coxiella burnetii
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2022 ◽  
Vol 2022 ◽  
pp. 1-14
Muhammad Farooq ◽  
Aman Ullah Khan ◽  
Hosny El-Adawy ◽  
Katja Mertens-Scholz ◽  
Iahtasham Khan ◽  

Q fever is a worldwide distributed zoonosis caused by Coxiella burnetii, a Gram-negative bacterium. Despite existence of large amount of research data on the developments related to Q fever, no bibliometric analysis of this subject is available to our knowledge. Bibliometric studies are an essential resource to track scholarly trends and research output in a subject. This study is aimed at reporting a bibliometric analysis of publications related to Q fever (2,840 articles published in the period 1990-2019) retrieved from Science Citation Index Expanded, an online database of Clarivate Analytics Web of Science Core Collection. Data was retrieved using keywords “Q fever” or “Coxiella burnetii” in title, abstract, and author keywords to describe important research indicators such as the kind and language of articles, the most important publications, research journals and categories, authors, institutions, and the countries having the most significant contribution to this subject. Finally, the emerging areas in field of diagnosis, host range, and clinical presentation were identified. Word cluster analysis of research related to Q fever revealed that major focus of research has been on zoonosis, seroprevalence, laboratory diagnosis (mainly using ELISA and PCR), clinical manifestations (abortion and endocarditis), vectors (ticks), and hosts (sheep, goat, and cattle). This bibliometric study is intended to visualize the existing research landscape and future trends in Q fever to assist in future knowledge exchange and research collaborations.

2022 ◽  
Vol 12 ◽  
Marcel Wittwer ◽  
Philipp Hammer ◽  
Martin Runge ◽  
Peter Valentin-Weigand ◽  
Heinrich Neubauer ◽  

The Gram-negative, obligate intracellular bacterium Coxiella burnetii is the causative organism of the zoonosis Q fever and is known for its resistance toward various intra- and extracellular stressors. Infected ruminants such as cattle, sheep, and goats can shed the pathogen in their milk. Pasteurization of raw milk was introduced for the inactivation of C. burnetii and other milk-borne pathogens. Legal regulations for the pasteurization of milk are mostly based on recommendations of the Codex Alimentarius. As described there, C. burnetii is considered as the most heat-resistant non-spore-forming bacterial pathogen in milk and has to be reduced by at least 5 log10-steps during the pasteurization process. However, the corresponding inactivation data for C. burnetii originate from experiments performed more than 60 years ago. Recent scientific findings and the technological progress of modern pasteurization equipment indicate that C. burnetii is potentially more effectively inactivated during pasteurization than demanded in the Codex Alimentarius. In the present study, ultra-high heat-treated milk was inoculated with different C. burnetii field isolates and subsequently heat-treated in a pilot-plant pasteurizer. Kinetic inactivation data in terms of D- and z-values were determined and used for the calculation of heat-dependent log reduction. With regard to the mandatory 5 log10-step reduction of the pathogen, the efficacy of the established heat treatment regime was confirmed, and, in addition, a reduction of the pasteurization temperature seems feasible.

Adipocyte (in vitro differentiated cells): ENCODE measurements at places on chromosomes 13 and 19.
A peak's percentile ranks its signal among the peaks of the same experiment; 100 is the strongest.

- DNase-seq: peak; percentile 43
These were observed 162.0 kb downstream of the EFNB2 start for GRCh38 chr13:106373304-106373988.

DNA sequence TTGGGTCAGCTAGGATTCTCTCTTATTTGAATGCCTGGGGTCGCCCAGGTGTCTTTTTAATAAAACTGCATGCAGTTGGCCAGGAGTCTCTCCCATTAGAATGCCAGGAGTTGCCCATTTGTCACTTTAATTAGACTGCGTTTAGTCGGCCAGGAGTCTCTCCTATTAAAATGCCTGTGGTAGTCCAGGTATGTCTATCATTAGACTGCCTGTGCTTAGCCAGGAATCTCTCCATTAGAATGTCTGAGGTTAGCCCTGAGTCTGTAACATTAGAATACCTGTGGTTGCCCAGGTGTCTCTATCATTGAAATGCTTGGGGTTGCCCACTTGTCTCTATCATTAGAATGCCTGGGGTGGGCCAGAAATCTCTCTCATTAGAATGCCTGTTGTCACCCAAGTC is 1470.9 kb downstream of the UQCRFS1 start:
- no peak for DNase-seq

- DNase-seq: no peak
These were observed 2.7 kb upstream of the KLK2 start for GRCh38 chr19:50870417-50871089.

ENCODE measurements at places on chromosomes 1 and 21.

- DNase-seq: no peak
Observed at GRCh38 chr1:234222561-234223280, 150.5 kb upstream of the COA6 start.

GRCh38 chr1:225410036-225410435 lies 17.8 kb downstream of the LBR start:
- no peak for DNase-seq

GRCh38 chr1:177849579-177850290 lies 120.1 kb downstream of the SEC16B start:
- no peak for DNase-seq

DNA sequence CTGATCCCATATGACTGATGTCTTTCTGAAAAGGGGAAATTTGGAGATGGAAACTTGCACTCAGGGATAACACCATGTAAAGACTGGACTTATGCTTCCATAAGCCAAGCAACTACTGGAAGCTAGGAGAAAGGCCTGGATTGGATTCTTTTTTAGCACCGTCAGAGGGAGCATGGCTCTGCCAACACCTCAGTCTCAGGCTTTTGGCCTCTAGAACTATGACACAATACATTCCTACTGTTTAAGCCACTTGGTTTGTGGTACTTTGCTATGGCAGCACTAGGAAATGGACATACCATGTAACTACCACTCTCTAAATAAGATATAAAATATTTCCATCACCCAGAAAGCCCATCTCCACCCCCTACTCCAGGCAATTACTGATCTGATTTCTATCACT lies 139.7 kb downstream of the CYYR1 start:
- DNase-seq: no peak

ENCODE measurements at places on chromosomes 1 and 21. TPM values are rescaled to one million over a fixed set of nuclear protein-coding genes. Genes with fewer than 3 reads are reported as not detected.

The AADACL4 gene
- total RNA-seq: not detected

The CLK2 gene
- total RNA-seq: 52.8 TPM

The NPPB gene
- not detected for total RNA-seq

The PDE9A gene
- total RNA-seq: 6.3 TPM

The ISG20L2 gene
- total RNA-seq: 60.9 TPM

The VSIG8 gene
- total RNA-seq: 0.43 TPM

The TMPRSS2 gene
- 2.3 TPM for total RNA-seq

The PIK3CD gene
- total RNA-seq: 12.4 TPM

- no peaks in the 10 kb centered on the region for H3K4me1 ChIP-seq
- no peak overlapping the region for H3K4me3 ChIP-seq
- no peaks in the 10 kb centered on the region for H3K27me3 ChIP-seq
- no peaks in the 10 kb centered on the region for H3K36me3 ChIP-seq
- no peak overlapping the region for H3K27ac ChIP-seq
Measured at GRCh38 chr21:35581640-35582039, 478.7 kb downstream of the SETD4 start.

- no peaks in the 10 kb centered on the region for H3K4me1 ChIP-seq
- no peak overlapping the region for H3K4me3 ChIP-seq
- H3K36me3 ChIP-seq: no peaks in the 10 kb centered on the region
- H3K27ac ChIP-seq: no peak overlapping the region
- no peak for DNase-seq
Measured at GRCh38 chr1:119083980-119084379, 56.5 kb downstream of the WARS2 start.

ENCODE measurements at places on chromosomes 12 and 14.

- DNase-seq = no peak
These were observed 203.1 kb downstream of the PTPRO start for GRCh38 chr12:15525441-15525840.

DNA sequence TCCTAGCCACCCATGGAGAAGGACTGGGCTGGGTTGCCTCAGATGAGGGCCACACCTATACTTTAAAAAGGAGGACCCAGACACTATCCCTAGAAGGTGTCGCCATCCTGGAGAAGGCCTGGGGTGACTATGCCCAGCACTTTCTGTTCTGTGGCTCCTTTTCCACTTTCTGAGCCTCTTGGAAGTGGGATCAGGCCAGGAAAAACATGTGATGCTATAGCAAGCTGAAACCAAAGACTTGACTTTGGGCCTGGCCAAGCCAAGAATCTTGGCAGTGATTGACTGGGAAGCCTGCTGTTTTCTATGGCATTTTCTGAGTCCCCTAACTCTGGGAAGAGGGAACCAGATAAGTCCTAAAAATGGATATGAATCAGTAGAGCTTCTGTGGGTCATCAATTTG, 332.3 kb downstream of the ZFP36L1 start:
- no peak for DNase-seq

2022 ◽  
pp. 106616
Sara Santos ◽  
Diana Azenha ◽  
Cátia Oliveira ◽  
Anabela Almeida

Dimitrios Frangoulidis ◽  
Mathias C. Walter ◽  
Akinyemi M. Fasemore ◽  
Sally J. Cutler

2021 ◽  
pp. 199-203
Abdurrahman EKİCİ ◽  
Esra GÜRBÜZ ◽  
Ahmed Galip HALİDİ ◽  
Ahmet Hakan ÜNLÜ ◽  
Selahattin AYDEMİR

Pathogens ◽  
2021 ◽  
Vol 11 (1) ◽  
pp. 36
María Sánchez ◽  
Félix Valcárcel ◽  
Julia González ◽  
Marta G. González ◽  
Raquel Martín-Hernández ◽  

(1) Background: Q fever is a worldwide zoonosis caused by Coxiella burnetii that have cases reported in humans and animals almost everywhere. The aim of this study was to describe the seasonality of Coxiella burnetii in the wild rabbit (Oryctolagus cuniculus) and the tick Hyalomma lusitanicum in a meso-Mediterranean ecosystem. (2) Methods: two populations of wild rabbits that differ in whether or not they share habitat with ungulates, mainly red deer (Cervus elaphus) were sampled for a year to collect ticks, blood and vaginal or anal swabs. Presence of C. burnetii DNA in swabs and the tick H. lusitanicum was determined by PCR and serum antibodies by ELISA. (3) Results: C. burnetii DNA was detected in 47.2% of 583 rabbits, in 65.5% of sera, and in more than half of the H. lusitanicum. There were small variations according to sex and age of the rabbits but significant according to the habitat (4) Conclusions: The results indicate that C. burnetii circulates freely between wild rabbits and H. lusitanicum and the sylvatic cycle in meso-Mediterranean environments relies in the presence of wild rabbits and H. lusitanicum above all if sharing habitat with red deer.

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